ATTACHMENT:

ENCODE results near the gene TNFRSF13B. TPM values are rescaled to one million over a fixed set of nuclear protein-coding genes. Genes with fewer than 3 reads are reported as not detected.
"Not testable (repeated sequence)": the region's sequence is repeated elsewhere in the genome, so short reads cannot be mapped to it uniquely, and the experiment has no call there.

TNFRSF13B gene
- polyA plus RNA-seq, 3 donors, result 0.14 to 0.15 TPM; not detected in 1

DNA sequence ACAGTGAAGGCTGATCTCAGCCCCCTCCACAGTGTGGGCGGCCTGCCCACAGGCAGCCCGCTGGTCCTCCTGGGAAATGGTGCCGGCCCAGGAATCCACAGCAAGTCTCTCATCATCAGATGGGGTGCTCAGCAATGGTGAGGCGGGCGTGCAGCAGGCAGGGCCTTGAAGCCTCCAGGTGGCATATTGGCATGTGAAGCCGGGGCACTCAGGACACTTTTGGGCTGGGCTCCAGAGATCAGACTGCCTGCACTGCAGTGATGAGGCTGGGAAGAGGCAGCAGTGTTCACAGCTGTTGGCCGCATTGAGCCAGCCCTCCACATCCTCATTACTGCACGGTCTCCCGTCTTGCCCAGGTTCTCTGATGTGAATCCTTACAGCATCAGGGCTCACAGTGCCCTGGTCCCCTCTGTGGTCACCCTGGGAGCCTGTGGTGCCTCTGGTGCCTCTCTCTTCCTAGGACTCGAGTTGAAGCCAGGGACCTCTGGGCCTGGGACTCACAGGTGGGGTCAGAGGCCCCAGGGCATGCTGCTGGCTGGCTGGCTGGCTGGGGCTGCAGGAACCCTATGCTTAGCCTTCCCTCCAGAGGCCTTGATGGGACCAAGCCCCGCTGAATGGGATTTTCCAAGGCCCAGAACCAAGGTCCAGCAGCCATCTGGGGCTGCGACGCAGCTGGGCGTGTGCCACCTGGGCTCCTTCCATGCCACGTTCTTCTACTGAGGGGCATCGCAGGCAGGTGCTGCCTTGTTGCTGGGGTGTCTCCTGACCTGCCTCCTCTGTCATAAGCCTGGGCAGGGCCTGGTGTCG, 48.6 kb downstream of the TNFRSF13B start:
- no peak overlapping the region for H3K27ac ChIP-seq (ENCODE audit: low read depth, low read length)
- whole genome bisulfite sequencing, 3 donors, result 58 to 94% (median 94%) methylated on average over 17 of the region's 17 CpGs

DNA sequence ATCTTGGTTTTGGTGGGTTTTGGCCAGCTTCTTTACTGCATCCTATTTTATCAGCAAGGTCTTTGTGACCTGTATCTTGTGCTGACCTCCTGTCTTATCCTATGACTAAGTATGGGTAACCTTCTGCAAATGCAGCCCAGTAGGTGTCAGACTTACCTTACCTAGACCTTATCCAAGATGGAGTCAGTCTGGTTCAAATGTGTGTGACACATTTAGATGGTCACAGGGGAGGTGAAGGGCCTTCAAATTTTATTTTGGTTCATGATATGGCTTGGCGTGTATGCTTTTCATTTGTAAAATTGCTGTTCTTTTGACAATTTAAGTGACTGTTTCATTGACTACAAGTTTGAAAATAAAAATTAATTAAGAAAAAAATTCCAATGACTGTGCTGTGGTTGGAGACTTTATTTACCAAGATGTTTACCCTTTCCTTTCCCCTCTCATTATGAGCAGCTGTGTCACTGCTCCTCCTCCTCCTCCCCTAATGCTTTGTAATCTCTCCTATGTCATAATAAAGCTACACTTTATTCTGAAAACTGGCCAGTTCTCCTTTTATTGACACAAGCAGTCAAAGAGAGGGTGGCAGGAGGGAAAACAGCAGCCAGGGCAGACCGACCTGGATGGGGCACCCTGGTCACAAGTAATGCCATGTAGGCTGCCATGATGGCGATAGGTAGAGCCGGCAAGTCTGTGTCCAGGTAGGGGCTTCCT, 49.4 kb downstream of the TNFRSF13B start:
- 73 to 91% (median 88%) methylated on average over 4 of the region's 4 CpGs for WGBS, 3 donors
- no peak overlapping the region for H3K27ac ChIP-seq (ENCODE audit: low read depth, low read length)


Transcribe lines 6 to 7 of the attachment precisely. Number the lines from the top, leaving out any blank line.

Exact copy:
- no peak overlapping the region for H3K27ac ChIP-seq (ENCODE audit: low read depth, low read length)
- whole genome bisulfite sequencing, 3 donors, result 58 to 94% (median 94%) methylated on average over 17 of the region's 17 CpGs